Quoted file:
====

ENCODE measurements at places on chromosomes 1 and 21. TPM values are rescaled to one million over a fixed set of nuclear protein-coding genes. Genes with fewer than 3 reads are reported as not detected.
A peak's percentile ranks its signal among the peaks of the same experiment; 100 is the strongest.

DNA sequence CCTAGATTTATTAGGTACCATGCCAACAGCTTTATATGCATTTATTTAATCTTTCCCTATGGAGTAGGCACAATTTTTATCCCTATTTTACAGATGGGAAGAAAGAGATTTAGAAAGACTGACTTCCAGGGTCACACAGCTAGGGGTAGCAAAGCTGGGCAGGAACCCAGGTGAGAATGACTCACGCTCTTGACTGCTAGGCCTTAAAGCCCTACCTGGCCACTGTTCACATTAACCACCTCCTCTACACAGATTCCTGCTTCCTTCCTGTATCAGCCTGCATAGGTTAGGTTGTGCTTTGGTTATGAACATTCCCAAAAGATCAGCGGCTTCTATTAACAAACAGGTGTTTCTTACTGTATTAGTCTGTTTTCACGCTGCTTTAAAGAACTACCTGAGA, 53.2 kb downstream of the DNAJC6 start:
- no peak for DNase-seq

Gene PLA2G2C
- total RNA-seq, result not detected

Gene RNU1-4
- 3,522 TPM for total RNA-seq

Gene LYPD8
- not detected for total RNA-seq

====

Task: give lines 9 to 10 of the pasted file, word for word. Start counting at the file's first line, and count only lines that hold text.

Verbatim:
Gene LYPD8
- not detected for total RNA-seq